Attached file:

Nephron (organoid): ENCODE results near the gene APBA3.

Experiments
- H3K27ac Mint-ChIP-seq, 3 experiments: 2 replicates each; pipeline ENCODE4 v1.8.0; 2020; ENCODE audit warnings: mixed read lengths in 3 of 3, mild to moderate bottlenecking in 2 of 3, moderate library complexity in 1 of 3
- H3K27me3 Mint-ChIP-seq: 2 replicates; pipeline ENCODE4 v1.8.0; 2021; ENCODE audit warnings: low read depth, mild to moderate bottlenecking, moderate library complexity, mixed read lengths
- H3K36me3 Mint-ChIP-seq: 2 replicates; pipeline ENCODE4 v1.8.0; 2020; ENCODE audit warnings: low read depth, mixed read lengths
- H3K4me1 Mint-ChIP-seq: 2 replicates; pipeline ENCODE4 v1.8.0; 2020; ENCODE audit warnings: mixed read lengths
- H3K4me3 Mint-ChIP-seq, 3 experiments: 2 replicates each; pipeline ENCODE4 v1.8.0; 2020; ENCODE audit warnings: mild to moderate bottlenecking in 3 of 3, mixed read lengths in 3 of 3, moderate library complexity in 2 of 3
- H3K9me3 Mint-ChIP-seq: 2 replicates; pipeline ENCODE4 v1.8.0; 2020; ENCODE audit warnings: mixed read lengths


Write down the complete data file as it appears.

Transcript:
Nephron (organoid): ENCODE results near the gene APBA3.

Experiments
- H3K27ac Mint-ChIP-seq, 3 experiments: 2 replicates each; pipeline ENCODE4 v1.8.0; 2020; ENCODE audit warnings: mixed read lengths in 3 of 3, mild to moderate bottlenecking in 2 of 3, moderate library complexity in 1 of 3
- H3K27me3 Mint-ChIP-seq: 2 replicates; pipeline ENCODE4 v1.8.0; 2021; ENCODE audit warnings: low read depth, mild to moderate bottlenecking, moderate library complexity, mixed read lengths
- H3K36me3 Mint-ChIP-seq: 2 replicates; pipeline ENCODE4 v1.8.0; 2020; ENCODE audit warnings: low read depth, mixed read lengths
- H3K4me1 Mint-ChIP-seq: 2 replicates; pipeline ENCODE4 v1.8.0; 2020; ENCODE audit warnings: mixed read lengths
- H3K4me3 Mint-ChIP-seq, 3 experiments: 2 replicates each; pipeline ENCODE4 v1.8.0; 2020; ENCODE audit warnings: mild to moderate bottlenecking in 3 of 3, mixed read lengths in 3 of 3, moderate library complexity in 2 of 3
- H3K9me3 Mint-ChIP-seq: 2 replicates; pipeline ENCODE4 v1.8.0; 2020; ENCODE audit warnings: mixed read lengths